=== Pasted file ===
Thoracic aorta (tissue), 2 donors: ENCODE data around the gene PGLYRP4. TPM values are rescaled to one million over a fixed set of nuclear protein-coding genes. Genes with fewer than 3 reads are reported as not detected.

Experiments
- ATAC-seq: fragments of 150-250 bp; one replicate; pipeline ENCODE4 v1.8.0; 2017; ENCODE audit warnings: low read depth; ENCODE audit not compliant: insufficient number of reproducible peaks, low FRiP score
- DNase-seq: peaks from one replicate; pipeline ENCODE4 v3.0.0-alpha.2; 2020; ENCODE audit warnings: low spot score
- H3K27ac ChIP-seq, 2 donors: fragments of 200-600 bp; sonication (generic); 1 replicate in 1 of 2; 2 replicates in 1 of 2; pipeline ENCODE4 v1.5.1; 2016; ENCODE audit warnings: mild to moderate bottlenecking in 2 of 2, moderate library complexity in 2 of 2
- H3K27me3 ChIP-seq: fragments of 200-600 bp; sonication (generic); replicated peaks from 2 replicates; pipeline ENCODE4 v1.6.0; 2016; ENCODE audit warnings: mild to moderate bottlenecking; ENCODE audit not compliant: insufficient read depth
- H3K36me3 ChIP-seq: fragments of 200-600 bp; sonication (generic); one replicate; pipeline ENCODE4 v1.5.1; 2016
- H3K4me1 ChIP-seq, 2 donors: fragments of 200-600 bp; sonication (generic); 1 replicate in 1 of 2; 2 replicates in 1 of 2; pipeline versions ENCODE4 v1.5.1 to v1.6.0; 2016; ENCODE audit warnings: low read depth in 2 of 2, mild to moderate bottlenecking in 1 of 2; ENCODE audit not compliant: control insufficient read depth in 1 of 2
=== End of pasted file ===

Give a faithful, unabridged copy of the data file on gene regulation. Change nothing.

Thoracic aorta (tissue), 2 donors: ENCODE data around the gene PGLYRP4. TPM values are rescaled to one million over a fixed set of nuclear protein-coding genes. Genes with fewer than 3 reads are reported as not detected.

Experiments
- ATAC-seq: fragments of 150-250 bp; one replicate; pipeline ENCODE4 v1.8.0; 2017; ENCODE audit warnings: low read depth; ENCODE audit not compliant: insufficient number of reproducible peaks, low FRiP score
- DNase-seq: peaks from one replicate; pipeline ENCODE4 v3.0.0-alpha.2; 2020; ENCODE audit warnings: low spot score
- H3K27ac ChIP-seq, 2 donors: fragments of 200-600 bp; sonication (generic); 1 replicate in 1 of 2; 2 replicates in 1 of 2; pipeline ENCODE4 v1.5.1; 2016; ENCODE audit warnings: mild to moderate bottlenecking in 2 of 2, moderate library complexity in 2 of 2
- H3K27me3 ChIP-seq: fragments of 200-600 bp; sonication (generic); replicated peaks from 2 replicates; pipeline ENCODE4 v1.6.0; 2016; ENCODE audit warnings: mild to moderate bottlenecking; ENCODE audit not compliant: insufficient read depth
- H3K36me3 ChIP-seq: fragments of 200-600 bp; sonication (generic); one replicate; pipeline ENCODE4 v1.5.1; 2016
- H3K4me1 ChIP-seq, 2 donors: fragments of 200-600 bp; sonication (generic); 1 replicate in 1 of 2; 2 replicates in 1 of 2; pipeline versions ENCODE4 v1.5.1 to v1.6.0; 2016; ENCODE audit warnings: low read depth in 2 of 2, mild to moderate bottlenecking in 1 of 2; ENCODE audit not compliant: control insufficient read depth in 1 of 2